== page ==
You need to have the desire to get to work and sit with your clients every day, working with them on their best days and worst days. Can you be interested in their stories five or ten years later?
  • Ability to Listen:
    Not just “hear”. You hear what’s being said. Now, do you hear how it’s being said or why? What does it mean in the moment for that client? It’s all about content, context, and delivery. You need to be able to listen between the lines for what isn’t being verbalized.
  • Understanding:
    Your goal is to deepen your relationships with your clients. To get to this point, you need to be able to show your understanding of their needs. This requires your attentiveness to both nonverbal and verbal cues.
  • Exploring Problems:
    As you learn more about a newer client, you’ll learn about their reasons for seeking you out. As you do this, you are now able to move them toward some personal growth. You’ll begin understanding their thoughts and feelings about some of the biggest issues they are facing.

Alternative Paths

There’s a good reason that you’ll find a university education listed under “job requirements” for a mental health counselor. You are working with a client’s mind, mental disorders, and, in effect, their entire lives. Along with the graduate degree in mental health counseling (or psychology), you need to accumulate between 2,000 and 4,000 hours of supervised clinical experience; this is true in every state. These are the licensing requirements you see listed for job openings in this field. As a student, you may quail at the thought of accomplishing this much before you join other certified counselors to begin your career, but they all did it and so can you.

Mental health counseling is often very effective; the graduate degree you earn signifies to potential clients that you have the knowledge and skills to help them with what is holding them back.

Mental Health Counselor Career & Salary

Where Might You Work?


You’ll have the chance to work in a variety of professional settings. These include government agencies, mental health clinics, social services agencies, private practices, colleges or universities (student counseling centers), hospitals, businesses, community health centers, correctional facilities, and more. You’ll find people in each of these settings who need your specialized knowledge and expertise.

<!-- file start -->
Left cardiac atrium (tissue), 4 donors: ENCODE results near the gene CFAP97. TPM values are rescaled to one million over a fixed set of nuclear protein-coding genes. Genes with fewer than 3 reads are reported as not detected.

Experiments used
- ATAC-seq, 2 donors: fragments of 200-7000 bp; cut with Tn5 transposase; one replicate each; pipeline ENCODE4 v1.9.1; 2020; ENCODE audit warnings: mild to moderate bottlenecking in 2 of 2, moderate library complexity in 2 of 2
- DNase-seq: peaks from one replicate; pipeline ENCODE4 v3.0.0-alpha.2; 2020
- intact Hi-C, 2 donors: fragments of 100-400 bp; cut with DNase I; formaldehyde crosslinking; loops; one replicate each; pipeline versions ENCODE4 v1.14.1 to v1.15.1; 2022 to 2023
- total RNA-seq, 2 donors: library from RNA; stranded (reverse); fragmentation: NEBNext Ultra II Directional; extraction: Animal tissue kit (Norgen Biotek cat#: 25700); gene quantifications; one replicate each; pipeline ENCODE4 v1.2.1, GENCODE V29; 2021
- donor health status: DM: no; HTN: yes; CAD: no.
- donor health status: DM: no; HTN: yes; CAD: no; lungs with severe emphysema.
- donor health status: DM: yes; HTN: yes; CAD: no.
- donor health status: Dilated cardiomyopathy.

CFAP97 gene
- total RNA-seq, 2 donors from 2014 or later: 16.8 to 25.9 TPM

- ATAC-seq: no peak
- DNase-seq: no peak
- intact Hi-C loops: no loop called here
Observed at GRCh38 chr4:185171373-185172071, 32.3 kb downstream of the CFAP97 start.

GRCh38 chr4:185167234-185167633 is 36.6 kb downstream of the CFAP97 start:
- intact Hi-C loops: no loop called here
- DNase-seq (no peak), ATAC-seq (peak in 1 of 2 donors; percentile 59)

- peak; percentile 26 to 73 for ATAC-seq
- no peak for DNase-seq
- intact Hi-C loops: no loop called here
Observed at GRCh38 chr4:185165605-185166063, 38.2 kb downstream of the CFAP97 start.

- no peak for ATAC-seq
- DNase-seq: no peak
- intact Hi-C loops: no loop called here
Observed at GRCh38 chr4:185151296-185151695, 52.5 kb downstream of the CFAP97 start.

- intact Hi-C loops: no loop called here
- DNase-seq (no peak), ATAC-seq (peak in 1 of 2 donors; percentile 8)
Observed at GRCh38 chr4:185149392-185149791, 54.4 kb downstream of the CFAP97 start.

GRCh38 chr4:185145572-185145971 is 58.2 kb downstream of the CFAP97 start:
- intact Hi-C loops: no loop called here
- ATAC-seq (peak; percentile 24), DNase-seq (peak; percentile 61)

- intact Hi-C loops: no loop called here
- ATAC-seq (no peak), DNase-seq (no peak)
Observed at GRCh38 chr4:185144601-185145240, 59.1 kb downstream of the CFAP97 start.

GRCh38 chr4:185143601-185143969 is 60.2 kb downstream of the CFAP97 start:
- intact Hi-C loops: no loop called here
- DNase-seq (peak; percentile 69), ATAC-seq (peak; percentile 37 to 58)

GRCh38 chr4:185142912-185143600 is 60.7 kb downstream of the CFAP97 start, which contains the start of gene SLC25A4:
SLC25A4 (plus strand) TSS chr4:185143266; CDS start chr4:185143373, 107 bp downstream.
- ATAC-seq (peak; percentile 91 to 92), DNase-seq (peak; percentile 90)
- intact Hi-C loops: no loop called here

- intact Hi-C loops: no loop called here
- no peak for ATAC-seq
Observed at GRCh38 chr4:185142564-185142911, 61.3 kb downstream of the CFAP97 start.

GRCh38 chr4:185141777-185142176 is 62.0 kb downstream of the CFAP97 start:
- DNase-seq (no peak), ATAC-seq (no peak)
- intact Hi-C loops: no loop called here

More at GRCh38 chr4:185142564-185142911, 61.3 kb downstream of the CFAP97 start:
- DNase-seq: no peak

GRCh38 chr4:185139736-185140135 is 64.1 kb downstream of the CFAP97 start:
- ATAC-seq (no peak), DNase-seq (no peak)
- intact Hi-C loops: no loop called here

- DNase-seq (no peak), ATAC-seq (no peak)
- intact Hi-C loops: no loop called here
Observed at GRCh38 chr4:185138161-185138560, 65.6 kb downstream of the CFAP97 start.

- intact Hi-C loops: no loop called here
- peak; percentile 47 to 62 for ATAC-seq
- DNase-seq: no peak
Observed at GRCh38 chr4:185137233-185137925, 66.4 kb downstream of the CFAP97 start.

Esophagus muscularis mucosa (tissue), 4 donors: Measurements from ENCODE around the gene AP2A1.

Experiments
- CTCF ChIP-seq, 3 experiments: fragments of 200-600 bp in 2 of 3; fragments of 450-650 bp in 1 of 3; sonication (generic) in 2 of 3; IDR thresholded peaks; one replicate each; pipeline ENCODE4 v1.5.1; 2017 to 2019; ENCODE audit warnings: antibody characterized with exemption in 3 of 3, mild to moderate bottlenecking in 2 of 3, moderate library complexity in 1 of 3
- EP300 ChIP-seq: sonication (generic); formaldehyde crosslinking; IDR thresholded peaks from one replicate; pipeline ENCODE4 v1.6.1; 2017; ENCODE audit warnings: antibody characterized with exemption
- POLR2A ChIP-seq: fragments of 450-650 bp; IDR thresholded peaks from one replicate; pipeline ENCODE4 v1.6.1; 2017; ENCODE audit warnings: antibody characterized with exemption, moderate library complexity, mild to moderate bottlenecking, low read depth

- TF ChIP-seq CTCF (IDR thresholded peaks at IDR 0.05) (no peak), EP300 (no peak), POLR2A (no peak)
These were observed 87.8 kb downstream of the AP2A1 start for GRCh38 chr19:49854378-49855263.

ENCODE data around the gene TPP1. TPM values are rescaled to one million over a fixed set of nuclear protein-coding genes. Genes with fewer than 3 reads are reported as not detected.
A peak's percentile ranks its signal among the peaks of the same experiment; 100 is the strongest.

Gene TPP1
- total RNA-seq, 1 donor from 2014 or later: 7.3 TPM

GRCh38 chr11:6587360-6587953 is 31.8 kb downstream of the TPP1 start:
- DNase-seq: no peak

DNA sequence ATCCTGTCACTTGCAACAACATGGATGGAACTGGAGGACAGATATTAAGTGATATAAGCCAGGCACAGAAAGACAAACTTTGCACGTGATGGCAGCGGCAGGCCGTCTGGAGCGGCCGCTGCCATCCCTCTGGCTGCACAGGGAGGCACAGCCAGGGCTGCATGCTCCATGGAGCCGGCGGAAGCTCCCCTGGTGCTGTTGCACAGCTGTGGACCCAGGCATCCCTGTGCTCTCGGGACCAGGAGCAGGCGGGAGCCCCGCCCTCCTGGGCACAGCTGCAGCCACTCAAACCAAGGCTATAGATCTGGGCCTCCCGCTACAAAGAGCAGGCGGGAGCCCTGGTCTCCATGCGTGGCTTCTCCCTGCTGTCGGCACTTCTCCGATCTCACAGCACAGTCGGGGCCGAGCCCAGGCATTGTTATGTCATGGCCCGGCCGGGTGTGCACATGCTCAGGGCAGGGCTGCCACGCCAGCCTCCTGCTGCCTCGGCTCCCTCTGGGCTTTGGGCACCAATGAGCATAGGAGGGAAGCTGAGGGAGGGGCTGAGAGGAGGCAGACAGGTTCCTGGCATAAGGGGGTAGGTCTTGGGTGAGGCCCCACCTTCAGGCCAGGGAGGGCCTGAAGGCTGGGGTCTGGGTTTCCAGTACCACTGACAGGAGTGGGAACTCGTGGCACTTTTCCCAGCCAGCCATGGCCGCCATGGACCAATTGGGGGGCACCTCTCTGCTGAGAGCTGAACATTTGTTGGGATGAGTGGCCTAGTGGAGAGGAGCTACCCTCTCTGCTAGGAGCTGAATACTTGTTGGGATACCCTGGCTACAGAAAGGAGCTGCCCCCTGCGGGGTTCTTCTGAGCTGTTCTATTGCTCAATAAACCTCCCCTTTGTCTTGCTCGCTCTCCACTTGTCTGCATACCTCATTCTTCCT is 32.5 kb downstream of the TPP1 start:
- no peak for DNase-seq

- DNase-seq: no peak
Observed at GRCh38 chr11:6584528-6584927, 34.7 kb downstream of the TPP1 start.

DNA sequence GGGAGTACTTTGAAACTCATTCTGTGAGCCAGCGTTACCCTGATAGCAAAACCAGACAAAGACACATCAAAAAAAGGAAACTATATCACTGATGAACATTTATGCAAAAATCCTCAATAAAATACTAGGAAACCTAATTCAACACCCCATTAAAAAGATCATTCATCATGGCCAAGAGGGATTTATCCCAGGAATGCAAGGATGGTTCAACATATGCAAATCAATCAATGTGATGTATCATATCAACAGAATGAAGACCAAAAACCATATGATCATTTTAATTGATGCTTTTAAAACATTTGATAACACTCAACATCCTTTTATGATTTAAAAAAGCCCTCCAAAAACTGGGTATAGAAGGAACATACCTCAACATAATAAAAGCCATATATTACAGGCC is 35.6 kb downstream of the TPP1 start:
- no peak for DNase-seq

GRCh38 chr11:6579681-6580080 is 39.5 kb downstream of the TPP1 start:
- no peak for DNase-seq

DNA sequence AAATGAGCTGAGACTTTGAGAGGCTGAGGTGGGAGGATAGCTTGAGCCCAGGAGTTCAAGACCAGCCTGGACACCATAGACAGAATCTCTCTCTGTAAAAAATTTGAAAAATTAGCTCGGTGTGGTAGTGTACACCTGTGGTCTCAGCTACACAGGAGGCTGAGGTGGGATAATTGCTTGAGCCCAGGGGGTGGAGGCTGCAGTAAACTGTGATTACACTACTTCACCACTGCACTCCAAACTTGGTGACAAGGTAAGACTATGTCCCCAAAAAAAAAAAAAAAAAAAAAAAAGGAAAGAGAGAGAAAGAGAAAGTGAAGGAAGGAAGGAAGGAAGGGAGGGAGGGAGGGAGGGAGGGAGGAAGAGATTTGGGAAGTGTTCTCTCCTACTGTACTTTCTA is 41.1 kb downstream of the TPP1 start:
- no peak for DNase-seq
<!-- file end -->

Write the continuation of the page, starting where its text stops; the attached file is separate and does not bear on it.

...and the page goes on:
People who are suffering from self-esteem issues, grief, emotional problems, marital issues, phobias, depression, or anxiety may turn to you to get a handle on their problem. Or you may decide you would rather work with a specific population: children, the elderly, or college students struggling with mental health or emotional issues.

You may also choose to work in a residential or outpatient mental health center, helping your clients to address the issues that brought them to the point where they decided it was time to seek help. Or you may work in an employee assistance program. Here, you’ll work with your organization, offering counseling to employees who are facing life changes, such as a major move, divorce, or mental health issues.

Career Outlook

Mental health counselors, substance abuse counselors, and behavioral disorder counselors are all expected to see their employment grow, according to the Bureau of Labor Statistics. This growth of 25% is projected for the decade between 2019 and 2029.

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The demand for both mental health counseling and addiction counseling services fuels this projected growth. Another factor in this increase comes as individual states look for treatment and counseling services for drug offenders. Rather than sending these lower-level offenders to jail or prison, states have decided it’s more economically feasible to send them to treatment.

Another population that may need mental health services is members of the military as they return to the U.S. from their deployments; many of these service members or veterans suffer from mental health conditions such as PTSD or substance abuse; again, they are going to need mental health or substance abuse counseling in greater numbers.